By Elise Toohill, DVM, Carthage Veterinary Service LTD
The first few weeks after the weaning period are critical in the pig’s life to determine its ability to grow, gain weight and ultimately become profitable for your operation. Pigs with a higher average daily gain in the first week of life tend to be bigger at the end of nursery and reach market weights faster. Focus on these 5 commandments of starting wean pigs to get your next group off to a good start.
- Thou shall hydrate the pig
The piglet’s body composition is made up of 70% water and water not only drives feed intake, it is also important for biological functions like immune function and temperature regulations. It is vital that piglets can easily find and access water as they enter their new environment. Be sure your water delivery system is along the gate line so pigs bump into it as they explore their pens. Set it up at a height that pigs can easily find it and fill cups and bowls with water until pigs learn how to hit the nipple themselves. Target 15 to 25 pigs per water space and consider removable water delivery systems designed for the first few weeks like nipple bars or troughs. Watch your water pressure and flow rate to be sure it is high enough that water flows easily (19 ounces per minute) but not too high to scare pigs away from the drinker. Several studies have documented that about half of piglets do not even take a drink of water in the first 24 hours. Electrolytes and plasma products can boost the hydration power of the water and/or fill their guts faster in those pigs that may be disadvantaged.
- Thou shall fill the belly
The key to getting pigs eating right away is to remember what their first few weeks of life were like. The sow lets her milk down about once an hour and rolls over and grunts “or calls” the litter to eat. As we start pigs on solid feed in a new environment it is important to mimic what we can from their life on the sow. Easy access to feed is critical and setting up feeders to be slightly loose (typically 50% to 70% pan coverage depending on feeder design and feed composition) helps the pigs get a bite even if they get close to the feeder. Adjust the feeders daily as the setting often changes with the various nursery diets and as pigs learn to eat. Providing small amounts of feed (about 0.5 to 1 pound) on mats multiple times a day “calls the pigs” to eat just like the sow did and trains them to eat on their own. Highly palatable and digestible starter feeds ease the transition from milk to solid feed and appease the pig’s senses (taste and smell) to attract them to the new diet. Pigs have an extremely strong sense of taste and smell, so keep the feeders clean and free of spoiled or moldy feed.
- Thou shall keep them warm and dry
Appropriate ventilation for wean pigs is a delicate balance of keeping them warm enough while keeping the environment dry. A critical component of getting the right temperature for each pig is providing zone heating through brooders or heat lamps over mats. Have enough mats (about 0.5 square feet per pig) to allow all pigs to lay on the mat comfortably to minimize drafts and cool air that comes up from the pits and position the tube heat, brooders or heat lamps to reach 85 to 90 degrees F in the center of the mat. This allows smaller pigs to lay toward the center to get the heat they need and large pigs to lay on the outside of the mats. Targeting 50% to 60% humidity ensures proper air exchange and removes build-up of gases, bacteria and viruses from the environment. Observe the laying pattern of pigs right away when you walk in the barn to determine if they are too cold (huddling) or too warm (laying away from the heat lamps/brooders) and where they are laying to identify potential drafts or problem areas.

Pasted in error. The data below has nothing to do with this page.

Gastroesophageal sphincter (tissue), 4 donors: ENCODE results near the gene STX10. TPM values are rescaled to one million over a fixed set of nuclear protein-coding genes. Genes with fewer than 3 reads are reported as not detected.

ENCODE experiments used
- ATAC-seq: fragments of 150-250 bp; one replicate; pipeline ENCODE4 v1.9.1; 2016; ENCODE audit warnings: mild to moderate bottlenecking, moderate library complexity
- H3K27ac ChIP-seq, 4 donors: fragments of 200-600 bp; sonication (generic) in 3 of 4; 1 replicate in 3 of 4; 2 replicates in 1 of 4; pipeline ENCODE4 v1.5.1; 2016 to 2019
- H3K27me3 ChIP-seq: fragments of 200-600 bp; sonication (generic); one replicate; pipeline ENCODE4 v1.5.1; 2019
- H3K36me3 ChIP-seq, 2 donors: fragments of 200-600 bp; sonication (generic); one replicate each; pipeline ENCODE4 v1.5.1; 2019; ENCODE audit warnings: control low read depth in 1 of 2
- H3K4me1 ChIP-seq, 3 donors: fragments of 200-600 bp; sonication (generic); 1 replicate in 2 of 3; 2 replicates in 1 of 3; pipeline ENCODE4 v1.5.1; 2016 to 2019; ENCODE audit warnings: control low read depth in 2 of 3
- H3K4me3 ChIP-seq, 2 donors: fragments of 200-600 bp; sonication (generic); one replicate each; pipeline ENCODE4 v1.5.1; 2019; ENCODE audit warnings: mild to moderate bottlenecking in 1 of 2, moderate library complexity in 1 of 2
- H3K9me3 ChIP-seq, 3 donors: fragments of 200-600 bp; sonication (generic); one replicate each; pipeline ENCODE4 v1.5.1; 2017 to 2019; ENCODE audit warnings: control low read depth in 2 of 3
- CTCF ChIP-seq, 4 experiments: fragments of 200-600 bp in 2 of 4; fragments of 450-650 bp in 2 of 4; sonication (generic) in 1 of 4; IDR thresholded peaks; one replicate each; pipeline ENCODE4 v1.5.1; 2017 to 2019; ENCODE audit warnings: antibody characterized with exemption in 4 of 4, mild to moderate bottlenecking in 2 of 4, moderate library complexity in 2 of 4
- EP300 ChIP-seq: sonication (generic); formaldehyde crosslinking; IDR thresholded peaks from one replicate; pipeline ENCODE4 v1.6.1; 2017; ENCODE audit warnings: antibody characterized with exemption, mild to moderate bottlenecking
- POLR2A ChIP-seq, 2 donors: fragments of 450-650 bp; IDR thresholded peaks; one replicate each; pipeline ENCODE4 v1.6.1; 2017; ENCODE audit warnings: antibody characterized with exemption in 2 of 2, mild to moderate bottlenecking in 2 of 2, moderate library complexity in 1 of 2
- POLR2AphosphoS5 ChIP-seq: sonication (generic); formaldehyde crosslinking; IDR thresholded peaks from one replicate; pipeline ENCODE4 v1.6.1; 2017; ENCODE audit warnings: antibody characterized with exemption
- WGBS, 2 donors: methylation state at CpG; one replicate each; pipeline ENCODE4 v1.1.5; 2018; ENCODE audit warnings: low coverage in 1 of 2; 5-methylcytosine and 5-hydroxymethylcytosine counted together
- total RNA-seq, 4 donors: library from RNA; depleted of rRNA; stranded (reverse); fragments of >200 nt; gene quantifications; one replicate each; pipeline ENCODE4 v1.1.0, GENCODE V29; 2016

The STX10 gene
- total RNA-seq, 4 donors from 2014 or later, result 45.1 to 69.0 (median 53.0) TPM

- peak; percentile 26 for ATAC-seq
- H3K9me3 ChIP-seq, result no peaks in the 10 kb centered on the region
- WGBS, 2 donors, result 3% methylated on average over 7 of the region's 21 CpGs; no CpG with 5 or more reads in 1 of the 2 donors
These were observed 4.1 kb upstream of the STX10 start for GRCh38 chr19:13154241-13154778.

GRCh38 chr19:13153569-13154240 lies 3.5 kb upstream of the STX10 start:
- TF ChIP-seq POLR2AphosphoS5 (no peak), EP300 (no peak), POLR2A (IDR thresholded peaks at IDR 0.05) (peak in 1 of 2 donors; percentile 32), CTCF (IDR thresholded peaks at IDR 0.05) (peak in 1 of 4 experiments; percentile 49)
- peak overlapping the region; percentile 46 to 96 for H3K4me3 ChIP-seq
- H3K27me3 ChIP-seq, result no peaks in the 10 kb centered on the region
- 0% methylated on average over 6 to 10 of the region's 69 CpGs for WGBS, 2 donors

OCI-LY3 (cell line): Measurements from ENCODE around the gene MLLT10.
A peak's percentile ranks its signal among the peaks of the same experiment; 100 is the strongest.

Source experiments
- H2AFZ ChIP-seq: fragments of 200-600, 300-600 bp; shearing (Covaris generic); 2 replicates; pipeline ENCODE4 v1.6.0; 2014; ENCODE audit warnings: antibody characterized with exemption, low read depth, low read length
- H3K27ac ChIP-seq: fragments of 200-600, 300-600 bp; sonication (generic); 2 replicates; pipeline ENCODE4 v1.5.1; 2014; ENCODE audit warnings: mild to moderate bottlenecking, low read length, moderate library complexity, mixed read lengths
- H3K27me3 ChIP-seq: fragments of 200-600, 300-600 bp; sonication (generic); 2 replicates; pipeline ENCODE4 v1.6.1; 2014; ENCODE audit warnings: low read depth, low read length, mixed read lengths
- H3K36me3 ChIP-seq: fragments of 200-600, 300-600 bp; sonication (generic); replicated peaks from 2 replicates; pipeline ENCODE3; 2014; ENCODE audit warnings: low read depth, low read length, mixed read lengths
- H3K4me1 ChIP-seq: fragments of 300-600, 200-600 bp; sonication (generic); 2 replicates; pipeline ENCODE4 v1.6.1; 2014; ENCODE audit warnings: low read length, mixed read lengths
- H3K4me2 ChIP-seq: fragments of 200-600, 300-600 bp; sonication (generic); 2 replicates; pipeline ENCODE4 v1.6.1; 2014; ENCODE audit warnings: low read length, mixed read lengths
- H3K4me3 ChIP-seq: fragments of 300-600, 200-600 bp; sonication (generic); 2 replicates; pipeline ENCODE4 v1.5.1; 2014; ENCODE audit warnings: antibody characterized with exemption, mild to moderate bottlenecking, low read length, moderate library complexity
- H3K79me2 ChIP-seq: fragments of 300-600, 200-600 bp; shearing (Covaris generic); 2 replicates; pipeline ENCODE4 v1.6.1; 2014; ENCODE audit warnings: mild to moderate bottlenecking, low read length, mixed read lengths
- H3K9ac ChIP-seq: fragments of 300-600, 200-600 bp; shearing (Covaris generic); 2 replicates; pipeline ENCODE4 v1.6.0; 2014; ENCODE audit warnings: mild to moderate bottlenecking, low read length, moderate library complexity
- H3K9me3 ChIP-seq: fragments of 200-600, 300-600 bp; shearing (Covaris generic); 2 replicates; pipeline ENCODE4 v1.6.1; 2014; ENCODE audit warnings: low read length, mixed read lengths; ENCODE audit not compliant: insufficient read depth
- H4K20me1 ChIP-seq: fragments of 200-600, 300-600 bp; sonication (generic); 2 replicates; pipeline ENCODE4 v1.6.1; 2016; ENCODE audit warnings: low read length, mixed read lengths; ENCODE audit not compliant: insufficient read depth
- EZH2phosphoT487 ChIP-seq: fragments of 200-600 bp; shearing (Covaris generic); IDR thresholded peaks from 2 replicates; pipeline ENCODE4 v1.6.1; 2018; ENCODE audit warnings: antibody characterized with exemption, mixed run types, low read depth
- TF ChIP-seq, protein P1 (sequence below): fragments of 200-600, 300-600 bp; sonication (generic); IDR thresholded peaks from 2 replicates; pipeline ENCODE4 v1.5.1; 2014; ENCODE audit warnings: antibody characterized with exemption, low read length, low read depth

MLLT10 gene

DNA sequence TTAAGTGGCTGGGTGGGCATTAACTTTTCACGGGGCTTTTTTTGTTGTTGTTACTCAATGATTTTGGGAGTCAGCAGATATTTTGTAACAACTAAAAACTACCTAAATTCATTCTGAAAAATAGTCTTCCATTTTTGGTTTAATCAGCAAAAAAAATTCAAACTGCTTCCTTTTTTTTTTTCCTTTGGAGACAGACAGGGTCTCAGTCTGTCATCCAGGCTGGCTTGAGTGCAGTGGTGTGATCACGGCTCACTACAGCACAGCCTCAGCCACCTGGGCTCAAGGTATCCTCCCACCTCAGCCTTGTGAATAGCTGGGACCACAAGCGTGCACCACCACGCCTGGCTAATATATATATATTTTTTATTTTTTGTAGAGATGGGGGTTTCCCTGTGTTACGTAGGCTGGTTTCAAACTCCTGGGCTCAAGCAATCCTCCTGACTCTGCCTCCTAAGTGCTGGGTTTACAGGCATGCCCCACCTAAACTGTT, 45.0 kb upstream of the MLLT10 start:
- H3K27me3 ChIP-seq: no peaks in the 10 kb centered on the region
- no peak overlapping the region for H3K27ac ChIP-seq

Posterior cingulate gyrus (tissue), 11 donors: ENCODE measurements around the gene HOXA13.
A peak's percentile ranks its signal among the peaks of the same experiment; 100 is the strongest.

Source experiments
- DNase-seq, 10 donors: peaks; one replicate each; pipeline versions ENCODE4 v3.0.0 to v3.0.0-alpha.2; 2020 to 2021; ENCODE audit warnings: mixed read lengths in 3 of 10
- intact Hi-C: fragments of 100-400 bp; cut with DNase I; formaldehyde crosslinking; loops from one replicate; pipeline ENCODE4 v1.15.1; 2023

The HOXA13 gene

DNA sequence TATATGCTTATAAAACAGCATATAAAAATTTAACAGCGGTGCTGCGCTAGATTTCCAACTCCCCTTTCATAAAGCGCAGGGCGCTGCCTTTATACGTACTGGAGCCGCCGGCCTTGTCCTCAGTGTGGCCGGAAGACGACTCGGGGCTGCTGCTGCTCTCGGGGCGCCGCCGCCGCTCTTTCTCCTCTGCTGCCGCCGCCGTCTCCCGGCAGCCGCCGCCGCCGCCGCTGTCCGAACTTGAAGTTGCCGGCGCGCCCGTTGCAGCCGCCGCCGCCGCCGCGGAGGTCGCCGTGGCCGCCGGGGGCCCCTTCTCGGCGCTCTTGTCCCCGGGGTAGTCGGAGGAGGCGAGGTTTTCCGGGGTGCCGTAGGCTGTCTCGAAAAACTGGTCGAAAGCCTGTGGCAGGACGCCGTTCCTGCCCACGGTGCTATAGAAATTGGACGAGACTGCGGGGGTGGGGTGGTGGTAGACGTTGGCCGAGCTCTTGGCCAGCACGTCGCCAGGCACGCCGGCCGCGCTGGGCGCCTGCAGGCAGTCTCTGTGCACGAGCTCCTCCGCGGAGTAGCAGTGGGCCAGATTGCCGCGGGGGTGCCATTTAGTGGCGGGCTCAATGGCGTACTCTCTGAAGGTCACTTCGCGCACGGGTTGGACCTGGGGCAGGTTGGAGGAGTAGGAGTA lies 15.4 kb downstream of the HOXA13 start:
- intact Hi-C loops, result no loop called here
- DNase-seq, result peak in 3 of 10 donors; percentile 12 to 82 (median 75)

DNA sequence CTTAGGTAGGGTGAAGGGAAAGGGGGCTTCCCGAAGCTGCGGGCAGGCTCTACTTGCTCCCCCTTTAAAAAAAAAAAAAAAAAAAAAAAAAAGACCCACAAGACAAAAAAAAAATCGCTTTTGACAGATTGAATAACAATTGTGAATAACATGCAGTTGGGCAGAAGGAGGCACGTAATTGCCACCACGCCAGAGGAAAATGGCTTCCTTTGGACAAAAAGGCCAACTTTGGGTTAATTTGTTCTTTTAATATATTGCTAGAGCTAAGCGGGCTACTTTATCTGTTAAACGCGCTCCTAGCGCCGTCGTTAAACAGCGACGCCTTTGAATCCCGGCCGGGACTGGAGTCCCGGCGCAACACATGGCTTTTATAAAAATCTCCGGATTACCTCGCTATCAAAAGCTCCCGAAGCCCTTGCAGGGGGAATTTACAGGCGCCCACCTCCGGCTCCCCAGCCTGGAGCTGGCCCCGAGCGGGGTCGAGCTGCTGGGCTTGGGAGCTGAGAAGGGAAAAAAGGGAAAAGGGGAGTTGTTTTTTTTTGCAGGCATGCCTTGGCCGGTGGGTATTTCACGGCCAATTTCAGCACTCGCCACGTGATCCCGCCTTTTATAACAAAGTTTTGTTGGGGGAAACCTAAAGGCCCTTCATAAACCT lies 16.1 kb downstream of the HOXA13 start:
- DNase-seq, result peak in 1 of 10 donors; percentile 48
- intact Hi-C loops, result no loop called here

- Thou shall restart nutritionally challenged pigs
Just as you observe the environment every day, it is important to evaluate each pig individually every day to determine if it is getting all the nutrients it needs or is showing signs of disease. Most pigs I see in the first two weeks after weaning do not need a treatment to get them going, they simply need to be placed in an environment with less competition and appropriate access to feed. Nutritional fallouts are pigs that do not have gut fill and may be in poor body condition (visible spine, hip bones and ribs) and don’t have any other obvious signs of disease. Pull these pigs to intensive care pens and provide gruel multiple times per day. Start with a gruel that is mostly water (70% water, 30% feed) to encourage water intake and transition to mostly feed over seven days. The goal is to get the pigs back on dry feed so be sure to focus on the transition. Just like mat feeding, do not feed too much at one time to ensure the feed does not spoil and to encourage pigs to find the feeder. These are to be supplements to stimulate intake but can’t be their sole source of nutrition for successful recovery.
- Thou shall identify and treat sick pigs
Look for clinical signs of disease such as coughing, thumping, snotty noses, depression, diarrhea, inflamed rectum, lameness, swollen joints, head tilt and/or walking in circles. All of these indicate a virus or bacteria is causing disease and work with your veterinarian to determine the appropriate course of action. Keep track of how many pigs are showing these signs each day to determine if mass medication is warranted or if the disease can be managed individually. Early identification and treatment of disease is vital for success rate and minimizing chronic issues later in the nursery.